Community formation as a key practice of the Ukrainian baptist communities
Formation of a religious community living together. The impact of the formation of the community of practice in modern conditions in the context of Community Baptist. Humility as a guide path, forming relationships and types of activity of the commune.
|Ðóáðèêà||Ðåëèãèÿ è ìèôîëîãèÿ|
Community formation as a key practice of the Ukrainian baptist communities
community baptist religious
The aim of this dissertation is to investigate the practice of community formation and to see how it can be connected with our vulnerability as human beings. In this work I also attempt to explore what impact the practice of community formation could have on contemporary life particularly in Ukrainian Baptist context. I argue that community building should be a central point in the life of contemporary Christians. According to James McClendon, this practice needs to go along with two other subpractices which flow to the spheres of sharing and reconciliation. In this dissertation I consider sharing with a special focus on two aspects: shared meal and sharing ourselves. Then I look at reconciliation as the way of many steps which should be done toward the restoration of broken relationships.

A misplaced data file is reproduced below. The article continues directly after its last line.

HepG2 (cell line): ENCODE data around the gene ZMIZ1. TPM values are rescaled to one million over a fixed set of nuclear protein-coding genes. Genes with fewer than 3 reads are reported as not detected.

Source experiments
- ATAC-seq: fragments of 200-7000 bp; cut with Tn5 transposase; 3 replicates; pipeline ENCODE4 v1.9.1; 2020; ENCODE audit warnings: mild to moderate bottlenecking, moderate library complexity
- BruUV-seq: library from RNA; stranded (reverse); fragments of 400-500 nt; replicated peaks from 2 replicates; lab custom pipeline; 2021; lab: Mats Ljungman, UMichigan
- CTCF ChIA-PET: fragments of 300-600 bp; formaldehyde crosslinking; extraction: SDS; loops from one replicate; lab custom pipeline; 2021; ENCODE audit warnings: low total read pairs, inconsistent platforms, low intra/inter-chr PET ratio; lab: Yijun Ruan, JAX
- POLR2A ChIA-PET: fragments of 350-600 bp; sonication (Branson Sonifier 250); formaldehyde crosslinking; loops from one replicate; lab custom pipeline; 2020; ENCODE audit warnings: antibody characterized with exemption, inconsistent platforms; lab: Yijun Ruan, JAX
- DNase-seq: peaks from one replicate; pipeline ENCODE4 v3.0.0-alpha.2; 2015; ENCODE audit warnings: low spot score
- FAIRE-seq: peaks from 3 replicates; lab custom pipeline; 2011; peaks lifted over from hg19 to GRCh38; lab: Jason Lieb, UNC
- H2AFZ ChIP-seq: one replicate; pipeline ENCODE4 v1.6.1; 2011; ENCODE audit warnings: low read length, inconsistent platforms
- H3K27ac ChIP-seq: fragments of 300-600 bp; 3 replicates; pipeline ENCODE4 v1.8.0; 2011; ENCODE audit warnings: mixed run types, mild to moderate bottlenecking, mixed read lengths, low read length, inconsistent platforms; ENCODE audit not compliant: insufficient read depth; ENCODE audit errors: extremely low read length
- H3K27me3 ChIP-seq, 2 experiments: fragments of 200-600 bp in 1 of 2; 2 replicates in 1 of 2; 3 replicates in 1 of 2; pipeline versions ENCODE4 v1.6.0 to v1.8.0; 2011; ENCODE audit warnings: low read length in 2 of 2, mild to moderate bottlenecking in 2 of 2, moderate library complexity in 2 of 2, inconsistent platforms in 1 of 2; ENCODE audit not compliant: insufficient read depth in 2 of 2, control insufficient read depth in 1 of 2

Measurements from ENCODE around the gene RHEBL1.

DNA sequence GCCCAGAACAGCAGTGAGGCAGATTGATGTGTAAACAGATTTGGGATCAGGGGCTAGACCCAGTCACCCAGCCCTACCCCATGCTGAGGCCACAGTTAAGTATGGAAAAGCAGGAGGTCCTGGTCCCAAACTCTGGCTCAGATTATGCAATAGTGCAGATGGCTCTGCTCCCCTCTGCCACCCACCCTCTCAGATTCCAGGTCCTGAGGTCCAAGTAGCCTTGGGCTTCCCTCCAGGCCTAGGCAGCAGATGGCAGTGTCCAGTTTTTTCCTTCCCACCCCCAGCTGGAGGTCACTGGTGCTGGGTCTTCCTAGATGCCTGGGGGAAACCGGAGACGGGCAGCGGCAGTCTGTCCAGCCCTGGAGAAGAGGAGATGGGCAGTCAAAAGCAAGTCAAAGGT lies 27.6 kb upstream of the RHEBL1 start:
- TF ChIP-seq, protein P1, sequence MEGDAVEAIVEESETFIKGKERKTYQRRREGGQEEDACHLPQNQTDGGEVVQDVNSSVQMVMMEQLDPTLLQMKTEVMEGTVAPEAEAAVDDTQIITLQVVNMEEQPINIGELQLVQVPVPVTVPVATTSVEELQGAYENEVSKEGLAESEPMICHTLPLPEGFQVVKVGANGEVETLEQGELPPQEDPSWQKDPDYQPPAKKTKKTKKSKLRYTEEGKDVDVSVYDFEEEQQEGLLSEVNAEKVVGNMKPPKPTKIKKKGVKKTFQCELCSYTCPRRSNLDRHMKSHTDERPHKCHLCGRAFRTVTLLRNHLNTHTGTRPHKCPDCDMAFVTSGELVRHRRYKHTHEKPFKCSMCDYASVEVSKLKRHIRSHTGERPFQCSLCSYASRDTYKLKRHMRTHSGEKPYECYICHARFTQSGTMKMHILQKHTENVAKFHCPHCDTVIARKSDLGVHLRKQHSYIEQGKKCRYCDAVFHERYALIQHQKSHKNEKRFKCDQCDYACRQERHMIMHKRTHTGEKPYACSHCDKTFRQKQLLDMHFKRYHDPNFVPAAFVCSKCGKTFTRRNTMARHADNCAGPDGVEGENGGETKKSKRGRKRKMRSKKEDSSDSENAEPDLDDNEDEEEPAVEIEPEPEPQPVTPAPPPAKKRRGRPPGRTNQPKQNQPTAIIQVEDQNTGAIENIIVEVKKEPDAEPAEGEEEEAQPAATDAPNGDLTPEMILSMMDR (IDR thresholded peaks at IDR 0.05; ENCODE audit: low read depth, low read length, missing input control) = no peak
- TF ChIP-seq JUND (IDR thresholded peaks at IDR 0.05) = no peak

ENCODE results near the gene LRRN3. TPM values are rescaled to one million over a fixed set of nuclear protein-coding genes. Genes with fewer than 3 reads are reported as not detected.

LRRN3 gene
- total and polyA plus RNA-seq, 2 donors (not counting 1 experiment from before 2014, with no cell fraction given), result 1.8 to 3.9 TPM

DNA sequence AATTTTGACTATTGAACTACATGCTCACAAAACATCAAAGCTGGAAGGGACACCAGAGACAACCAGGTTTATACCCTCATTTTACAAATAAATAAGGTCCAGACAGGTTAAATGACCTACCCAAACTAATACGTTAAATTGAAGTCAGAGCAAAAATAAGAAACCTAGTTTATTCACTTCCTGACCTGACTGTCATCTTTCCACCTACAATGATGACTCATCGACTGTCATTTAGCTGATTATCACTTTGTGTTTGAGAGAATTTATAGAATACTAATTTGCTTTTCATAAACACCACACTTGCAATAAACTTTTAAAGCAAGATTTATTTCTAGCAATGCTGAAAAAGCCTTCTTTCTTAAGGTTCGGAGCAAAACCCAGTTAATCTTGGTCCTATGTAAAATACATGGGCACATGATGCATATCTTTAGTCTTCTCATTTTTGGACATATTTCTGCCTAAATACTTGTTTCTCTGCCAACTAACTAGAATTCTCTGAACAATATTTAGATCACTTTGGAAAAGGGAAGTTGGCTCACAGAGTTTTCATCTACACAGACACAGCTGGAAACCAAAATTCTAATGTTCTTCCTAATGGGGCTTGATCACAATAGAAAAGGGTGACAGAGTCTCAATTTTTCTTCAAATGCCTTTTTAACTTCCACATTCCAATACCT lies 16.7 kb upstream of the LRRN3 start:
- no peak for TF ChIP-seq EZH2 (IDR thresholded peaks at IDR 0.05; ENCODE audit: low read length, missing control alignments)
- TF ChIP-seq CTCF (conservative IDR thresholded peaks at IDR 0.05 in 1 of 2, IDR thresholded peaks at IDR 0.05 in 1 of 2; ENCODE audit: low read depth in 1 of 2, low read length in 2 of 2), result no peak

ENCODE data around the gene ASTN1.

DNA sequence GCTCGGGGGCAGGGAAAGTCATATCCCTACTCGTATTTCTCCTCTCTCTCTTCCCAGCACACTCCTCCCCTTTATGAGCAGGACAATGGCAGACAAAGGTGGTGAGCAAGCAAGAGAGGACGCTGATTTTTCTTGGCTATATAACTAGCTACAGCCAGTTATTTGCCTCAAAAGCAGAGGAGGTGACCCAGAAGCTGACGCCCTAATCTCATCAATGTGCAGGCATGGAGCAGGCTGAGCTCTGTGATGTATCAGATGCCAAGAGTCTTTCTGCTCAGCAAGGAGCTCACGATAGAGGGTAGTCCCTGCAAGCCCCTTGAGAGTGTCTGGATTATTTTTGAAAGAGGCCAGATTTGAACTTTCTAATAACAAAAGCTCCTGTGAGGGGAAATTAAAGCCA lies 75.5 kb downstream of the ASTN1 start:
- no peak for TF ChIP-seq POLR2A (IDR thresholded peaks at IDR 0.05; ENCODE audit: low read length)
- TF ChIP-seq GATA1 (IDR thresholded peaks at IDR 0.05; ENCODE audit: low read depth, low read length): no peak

In this dissertation I intend to explore the community formation as “powerful practice” James William McClendon, Ethics (Nashville: Abingdon Press, 1986), p. 218. following the thought of a Baptist theologian James Wm. McClendon, and to investigate what impact and influence it can have on the spiritual development of faith communities in Ukrainian Baptist context. I would like also to look at this practice through the lens of our vulnerability as human beings, and the ways how it can be overcame. I was motivated to explore this topic, first of all, by a great lack of investigation of the practice of community formation as such in the Ukrainian Christian literature and publications. The second reason for this exploration is my personal experience which I had in one Ukrainian Baptist community to which I was belonging more than 17 years.
This faith community exists already around 20 years. When this Baptist church was just emerging, the members of the community literally were burning to serve, to go forward, and to spread the good news among the people. I could evaluate that time as the period of growth and development. Unfortunately, later this “flame” died out. Therefore, after many years the consequences are that the community is getting smaller and smaller, excommunications are frequent, and constant conflicts and misunderstanding among the leaders and church members erode the community from inside. This Christian community is slowly dying. Consequently, during this investigation I am going to refer to this particular community as well.